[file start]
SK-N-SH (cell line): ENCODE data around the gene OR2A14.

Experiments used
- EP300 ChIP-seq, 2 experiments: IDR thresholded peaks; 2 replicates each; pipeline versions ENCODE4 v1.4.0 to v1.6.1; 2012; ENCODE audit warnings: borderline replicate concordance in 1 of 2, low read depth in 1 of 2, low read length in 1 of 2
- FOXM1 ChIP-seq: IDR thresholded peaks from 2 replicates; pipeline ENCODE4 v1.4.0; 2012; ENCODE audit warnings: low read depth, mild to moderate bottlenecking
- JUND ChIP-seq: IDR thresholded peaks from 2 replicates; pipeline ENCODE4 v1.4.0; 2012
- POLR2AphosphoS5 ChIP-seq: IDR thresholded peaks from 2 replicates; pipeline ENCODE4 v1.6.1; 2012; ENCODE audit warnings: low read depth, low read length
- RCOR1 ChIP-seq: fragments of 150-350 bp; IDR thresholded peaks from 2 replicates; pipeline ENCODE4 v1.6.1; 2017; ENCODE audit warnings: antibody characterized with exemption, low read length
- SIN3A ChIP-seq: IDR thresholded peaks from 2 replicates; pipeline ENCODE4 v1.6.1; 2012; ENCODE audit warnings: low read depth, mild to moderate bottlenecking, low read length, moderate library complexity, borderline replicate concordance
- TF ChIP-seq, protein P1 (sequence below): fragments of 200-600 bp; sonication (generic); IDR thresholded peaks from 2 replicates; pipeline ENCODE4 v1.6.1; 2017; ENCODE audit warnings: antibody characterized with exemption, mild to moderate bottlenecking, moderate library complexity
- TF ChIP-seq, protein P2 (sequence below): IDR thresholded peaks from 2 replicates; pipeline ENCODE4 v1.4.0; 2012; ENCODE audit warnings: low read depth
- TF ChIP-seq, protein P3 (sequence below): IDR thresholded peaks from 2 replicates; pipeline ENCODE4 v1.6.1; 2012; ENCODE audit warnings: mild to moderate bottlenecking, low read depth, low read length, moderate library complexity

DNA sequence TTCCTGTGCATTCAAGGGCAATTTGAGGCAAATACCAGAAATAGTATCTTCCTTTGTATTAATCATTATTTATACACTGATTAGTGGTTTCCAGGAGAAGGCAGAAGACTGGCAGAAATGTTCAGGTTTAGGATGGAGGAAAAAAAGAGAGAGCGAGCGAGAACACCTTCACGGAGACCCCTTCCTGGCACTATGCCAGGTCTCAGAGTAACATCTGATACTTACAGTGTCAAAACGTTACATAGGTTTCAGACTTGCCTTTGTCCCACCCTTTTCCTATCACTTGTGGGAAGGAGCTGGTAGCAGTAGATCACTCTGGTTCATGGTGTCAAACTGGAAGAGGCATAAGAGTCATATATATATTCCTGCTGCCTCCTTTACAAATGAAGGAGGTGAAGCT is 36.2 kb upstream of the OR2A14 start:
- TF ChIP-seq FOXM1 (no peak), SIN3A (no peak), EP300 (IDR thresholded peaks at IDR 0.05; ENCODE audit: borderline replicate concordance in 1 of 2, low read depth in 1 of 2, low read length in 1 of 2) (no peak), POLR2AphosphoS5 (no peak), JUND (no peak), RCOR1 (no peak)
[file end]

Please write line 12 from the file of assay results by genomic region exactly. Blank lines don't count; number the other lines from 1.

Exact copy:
DNA sequence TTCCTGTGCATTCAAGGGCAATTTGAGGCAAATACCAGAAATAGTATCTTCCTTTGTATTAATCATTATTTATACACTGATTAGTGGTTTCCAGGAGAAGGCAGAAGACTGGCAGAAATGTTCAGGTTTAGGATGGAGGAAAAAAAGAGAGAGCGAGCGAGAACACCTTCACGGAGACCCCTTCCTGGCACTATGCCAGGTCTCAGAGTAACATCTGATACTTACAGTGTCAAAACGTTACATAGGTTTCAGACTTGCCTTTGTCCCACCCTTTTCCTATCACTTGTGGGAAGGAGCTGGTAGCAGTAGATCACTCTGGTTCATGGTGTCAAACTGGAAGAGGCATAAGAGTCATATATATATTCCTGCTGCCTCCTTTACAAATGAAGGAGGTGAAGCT is 36.2 kb upstream of the OR2A14 start: